What is Functional Testing?

What is Functional Testing?

In this comprehensive guide, you’ll learn all about

What is Functional Testing?

Functional testing is a type of black box testing that evaluates the conformance of a system or component with stated functional requirements. Functional testing specifies what the system does.

As the name specifies, the test verifies if all the functionalities of the application are working as expected and ready for release. Since it is black box testing, the tester will not know the internal structure of the app or the source code. Development team will create functional unit test cases with respect to user/business requirements and testers specify the functionality requirements based on the user perspective. Functional testing can be carried out by manual test teams or can be automated.

What do you test in functionality testing?

Functional testing also known as black box testing verifies

  • Functionality
  • End-to-end workflows
  • Business Scenarios
  • Data storage in the database
Functional testing compnents

Example of a functional test scenario

Sample Test scenario: Verify user is able to add new reminders – SMS

  1. Login to application
  2. Mouse hover on schedule menu
  3. Select Follow -up Reminders’
  4. Click ‘New Reminder’ button
  5. Select reminder type as ‘SMS’
  6. Select the reminder value
  7. Click ‘Update Reminders’

How do you perform functional testing?

Functional testing follows a step by step process,

  • Identify functions that the application is intended to perform
  • Create the input based on the function’s specifications
  • Establish the output based on the function’s specifications
  • Execute the written test cases
  • Compare the final actual and expected outputs

Let’s see the different functionality testing types and tools,

  • Unit Testing
  • Integration Testing
  • Smoke Testing
  • System Testing
  • Regression Testing
  • User Acceptance Testing
Types of Functional Testing

Unit Testing 

Unit testing in simple terms validates if the separate units of code function properly. For example, it validates if a function, loop, method or a statement in the piece of code is working as intended. It is written by developers.

Example of a Unit test for ‘Login’ will look like,

  • Navigate to login page
  • In the ’email’ field, enter the email address of the registered user
  • Click the ‘Next’ button
  • Enter the password of the registered user
  • Click ‘Sign In’
  • If success, go to next page
  • If not, throw error message and go back to login page
Examples of Unit Testing

Integration Testing 

Integration testing verifies the interfaces or the flow between the units. The focus is given on verifying the integrating links. Sample integration test case for the test scenario:  Add to bag -> My bag will look like,

Test Case ID  Test Case Objective Test Case Description  Expected Result 
1 Check the interface between the Add to cart and My cart module on the e-commerce application homepage From homepage select product and click Add to cart button Selected product should appear in the My cart folder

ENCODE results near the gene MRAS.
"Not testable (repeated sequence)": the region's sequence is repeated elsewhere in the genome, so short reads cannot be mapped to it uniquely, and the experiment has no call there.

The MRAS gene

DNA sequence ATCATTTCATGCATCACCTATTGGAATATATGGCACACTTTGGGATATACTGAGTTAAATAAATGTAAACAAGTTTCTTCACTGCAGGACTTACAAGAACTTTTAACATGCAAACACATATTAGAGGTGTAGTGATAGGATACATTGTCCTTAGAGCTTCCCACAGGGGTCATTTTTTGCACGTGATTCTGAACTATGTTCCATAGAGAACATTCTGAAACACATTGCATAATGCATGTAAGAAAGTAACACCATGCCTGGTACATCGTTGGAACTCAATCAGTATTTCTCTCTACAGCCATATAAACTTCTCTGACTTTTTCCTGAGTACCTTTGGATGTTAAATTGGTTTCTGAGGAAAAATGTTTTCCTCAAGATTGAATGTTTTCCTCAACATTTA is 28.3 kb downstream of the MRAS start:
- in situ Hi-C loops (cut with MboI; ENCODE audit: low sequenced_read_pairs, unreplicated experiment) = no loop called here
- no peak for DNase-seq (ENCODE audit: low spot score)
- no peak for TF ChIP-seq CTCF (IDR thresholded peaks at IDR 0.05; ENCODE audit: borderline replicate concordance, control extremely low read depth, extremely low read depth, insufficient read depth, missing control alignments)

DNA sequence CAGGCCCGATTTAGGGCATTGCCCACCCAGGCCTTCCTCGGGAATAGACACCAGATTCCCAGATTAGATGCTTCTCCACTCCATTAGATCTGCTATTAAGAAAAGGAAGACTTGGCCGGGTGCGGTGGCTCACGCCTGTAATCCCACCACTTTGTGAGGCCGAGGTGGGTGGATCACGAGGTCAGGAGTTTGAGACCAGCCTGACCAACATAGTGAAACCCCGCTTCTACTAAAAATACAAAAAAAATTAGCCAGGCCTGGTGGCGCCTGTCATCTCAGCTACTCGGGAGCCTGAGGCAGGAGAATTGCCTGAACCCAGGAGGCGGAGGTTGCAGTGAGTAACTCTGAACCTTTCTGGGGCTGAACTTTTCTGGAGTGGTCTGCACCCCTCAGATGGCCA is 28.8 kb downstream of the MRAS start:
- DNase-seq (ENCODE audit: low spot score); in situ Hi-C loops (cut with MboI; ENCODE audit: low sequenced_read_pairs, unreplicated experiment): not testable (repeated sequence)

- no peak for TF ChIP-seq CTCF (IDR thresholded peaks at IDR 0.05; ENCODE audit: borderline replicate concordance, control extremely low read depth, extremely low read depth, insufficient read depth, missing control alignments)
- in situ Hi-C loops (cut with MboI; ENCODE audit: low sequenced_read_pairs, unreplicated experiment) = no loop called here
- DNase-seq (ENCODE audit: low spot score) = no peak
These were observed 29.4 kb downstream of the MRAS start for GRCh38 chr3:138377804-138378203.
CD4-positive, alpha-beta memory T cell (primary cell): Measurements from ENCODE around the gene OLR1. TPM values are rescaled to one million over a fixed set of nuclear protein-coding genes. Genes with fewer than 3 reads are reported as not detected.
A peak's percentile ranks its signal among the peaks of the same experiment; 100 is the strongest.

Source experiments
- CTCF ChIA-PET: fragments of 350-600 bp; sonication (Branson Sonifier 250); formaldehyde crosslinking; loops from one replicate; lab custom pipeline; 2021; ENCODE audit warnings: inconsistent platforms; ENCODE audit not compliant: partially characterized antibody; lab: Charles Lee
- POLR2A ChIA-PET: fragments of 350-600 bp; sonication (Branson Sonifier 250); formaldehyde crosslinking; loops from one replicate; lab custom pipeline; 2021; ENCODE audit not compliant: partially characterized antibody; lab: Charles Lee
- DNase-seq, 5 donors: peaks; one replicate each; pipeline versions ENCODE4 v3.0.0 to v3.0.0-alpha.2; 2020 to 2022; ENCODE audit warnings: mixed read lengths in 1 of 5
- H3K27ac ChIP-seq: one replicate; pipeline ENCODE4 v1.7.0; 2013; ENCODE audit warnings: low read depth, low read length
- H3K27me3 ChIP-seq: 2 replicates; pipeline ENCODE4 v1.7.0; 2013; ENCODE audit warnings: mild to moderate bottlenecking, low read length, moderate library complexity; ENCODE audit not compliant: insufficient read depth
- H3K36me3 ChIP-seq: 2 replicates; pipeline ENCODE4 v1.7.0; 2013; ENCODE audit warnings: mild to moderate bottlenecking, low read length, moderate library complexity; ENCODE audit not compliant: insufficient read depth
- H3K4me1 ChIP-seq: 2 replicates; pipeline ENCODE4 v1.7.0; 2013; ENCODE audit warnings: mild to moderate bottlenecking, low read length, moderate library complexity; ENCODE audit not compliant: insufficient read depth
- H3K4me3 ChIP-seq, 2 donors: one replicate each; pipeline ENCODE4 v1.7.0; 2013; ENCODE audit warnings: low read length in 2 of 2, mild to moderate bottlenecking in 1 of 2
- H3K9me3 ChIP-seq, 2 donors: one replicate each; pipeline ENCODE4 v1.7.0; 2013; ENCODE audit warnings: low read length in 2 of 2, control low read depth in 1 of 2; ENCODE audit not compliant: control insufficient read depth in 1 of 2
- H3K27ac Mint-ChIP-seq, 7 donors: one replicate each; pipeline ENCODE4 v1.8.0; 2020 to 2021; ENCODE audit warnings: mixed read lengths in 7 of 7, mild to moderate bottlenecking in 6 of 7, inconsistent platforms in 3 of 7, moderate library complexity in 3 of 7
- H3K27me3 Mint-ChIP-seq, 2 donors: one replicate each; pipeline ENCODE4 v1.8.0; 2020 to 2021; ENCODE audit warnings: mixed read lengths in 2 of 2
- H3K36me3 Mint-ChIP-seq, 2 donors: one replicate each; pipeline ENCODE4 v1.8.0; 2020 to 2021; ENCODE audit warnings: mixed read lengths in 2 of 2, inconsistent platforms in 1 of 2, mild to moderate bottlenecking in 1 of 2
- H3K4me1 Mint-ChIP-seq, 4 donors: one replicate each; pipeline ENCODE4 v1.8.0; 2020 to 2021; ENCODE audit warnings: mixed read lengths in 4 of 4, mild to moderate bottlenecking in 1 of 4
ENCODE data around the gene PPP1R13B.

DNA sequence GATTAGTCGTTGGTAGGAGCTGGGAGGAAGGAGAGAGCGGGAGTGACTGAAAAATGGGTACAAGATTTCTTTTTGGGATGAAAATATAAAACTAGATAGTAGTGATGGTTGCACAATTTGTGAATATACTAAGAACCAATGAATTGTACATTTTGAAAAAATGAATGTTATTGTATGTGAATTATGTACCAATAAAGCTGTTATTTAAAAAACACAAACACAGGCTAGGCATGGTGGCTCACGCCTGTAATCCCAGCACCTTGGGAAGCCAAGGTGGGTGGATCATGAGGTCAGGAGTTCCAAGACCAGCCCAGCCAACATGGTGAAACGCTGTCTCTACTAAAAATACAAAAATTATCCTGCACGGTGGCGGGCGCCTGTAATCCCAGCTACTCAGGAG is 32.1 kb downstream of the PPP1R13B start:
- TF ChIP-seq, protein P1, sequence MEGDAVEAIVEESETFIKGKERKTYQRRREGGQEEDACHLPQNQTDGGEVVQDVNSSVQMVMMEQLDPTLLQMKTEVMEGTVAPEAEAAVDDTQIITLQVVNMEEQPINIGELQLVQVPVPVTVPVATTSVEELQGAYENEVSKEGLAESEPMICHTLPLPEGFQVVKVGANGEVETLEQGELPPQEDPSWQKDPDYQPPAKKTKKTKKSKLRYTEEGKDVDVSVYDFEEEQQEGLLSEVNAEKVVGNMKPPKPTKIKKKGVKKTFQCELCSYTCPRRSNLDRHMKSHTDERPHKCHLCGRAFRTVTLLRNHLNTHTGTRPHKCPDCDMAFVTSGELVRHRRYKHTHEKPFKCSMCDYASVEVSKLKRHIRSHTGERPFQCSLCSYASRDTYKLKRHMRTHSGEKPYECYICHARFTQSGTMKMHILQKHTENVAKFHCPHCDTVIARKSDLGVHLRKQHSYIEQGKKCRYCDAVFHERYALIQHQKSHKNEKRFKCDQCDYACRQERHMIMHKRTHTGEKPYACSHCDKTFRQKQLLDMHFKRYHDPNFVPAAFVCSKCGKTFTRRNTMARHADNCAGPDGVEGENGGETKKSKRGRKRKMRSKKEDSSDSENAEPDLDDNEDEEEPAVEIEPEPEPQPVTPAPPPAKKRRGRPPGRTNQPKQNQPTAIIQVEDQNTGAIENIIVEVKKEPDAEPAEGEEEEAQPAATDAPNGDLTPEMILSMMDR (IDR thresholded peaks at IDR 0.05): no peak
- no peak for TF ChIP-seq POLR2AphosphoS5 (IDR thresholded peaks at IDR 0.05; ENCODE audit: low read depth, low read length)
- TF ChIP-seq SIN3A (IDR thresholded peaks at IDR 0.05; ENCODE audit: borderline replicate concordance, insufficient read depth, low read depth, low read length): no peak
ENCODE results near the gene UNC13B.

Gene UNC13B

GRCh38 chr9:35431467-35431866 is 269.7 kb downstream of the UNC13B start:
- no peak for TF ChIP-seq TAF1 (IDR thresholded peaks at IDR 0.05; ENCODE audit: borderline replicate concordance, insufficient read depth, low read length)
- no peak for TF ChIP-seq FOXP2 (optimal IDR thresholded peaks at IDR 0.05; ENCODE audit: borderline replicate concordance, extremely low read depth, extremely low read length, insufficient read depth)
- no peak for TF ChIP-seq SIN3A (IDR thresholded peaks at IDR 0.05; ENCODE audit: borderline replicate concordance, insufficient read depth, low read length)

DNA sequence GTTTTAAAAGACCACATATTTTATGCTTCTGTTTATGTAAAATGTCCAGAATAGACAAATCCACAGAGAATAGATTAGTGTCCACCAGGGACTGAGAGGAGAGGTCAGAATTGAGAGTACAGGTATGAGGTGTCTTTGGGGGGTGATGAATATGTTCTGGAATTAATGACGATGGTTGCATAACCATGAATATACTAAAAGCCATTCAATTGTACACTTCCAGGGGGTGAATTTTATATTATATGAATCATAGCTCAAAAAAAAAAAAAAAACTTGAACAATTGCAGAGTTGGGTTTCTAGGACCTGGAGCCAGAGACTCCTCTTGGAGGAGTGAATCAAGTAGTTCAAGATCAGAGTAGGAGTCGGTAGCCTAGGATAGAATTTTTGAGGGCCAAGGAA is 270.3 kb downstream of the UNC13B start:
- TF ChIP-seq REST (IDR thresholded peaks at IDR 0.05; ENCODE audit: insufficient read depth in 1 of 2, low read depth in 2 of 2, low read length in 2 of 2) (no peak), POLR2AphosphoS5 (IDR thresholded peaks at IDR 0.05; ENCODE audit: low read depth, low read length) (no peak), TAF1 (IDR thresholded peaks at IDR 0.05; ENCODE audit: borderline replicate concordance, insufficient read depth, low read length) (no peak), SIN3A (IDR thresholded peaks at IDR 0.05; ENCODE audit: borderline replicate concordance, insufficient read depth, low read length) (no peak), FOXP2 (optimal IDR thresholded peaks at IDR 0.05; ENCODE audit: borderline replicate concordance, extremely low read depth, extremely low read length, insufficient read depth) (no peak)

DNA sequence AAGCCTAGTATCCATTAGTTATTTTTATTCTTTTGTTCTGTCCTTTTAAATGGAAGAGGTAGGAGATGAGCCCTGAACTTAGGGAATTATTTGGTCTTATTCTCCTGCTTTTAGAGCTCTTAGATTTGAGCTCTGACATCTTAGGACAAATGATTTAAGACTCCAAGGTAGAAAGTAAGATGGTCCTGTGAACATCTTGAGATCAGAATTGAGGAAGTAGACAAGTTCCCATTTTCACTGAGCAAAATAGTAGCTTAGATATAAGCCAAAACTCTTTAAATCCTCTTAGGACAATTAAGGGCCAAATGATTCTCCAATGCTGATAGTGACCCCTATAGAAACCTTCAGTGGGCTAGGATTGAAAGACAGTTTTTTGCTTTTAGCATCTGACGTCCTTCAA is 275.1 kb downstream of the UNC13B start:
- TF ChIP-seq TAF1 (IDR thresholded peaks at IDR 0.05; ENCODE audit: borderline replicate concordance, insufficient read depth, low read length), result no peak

Here, the objective is to verify the integration between Add to cart and my cart folder.

Smoke Testing 

Smoke testing is performed once after developers publish the ‘new build’, usually unstable – to evaluate critical functionalities of the system. The objective of the testing is to verify the most important functionalities of the system and not run an exhaustive testing process. Critical functionality test cases are chosen, run and verified. Both testers and developers perform smoke testing and the testing is ‘build’ focused.

Smoke Sanity Testing 2

Sanity Testing  

Sanity Testing and smoke testing are used interchangeably in testing contexts. This is because both tests are run after the build is received. However, sanity testing, a subset of regression testing, focuses on executing test cases that are related to the changes made to the builds. In simple terms, when a build, usually stable, is received with minor changes, sanity test is performed. It is performed by testers and is ‘release focused’.

Functional Tests   Non-Functional Tests 
Tests the actions and working functionalities of the application Tests the non-functionality side of the application. I.e look and feel.


Ex., Performance, Security, Usability

Performed first – applicable in Unit, Integration, System Testing Performed after functionality tests – applicable in System Testing phase
Focus lies on user/business requirements Focus lies on User Expectations/Experience
Tests ‘What’ the system should do Tests ‘How’ the system should work
Can run manual and automated tests Mostly automated tests
  • Unit Testing
  • Integration Testing
  • System Testing
  • Acceptance Testing
  • Performance Testing
  • Security Testing
  • Recovery Testing
  • Usability Testing
Example: Verify the ‘Place Order’ functionality Example: Easy to navigate to ‘Place Order’ button and 100
number of people should be able to place order
concurrently irrespective of OS/browser/device configurations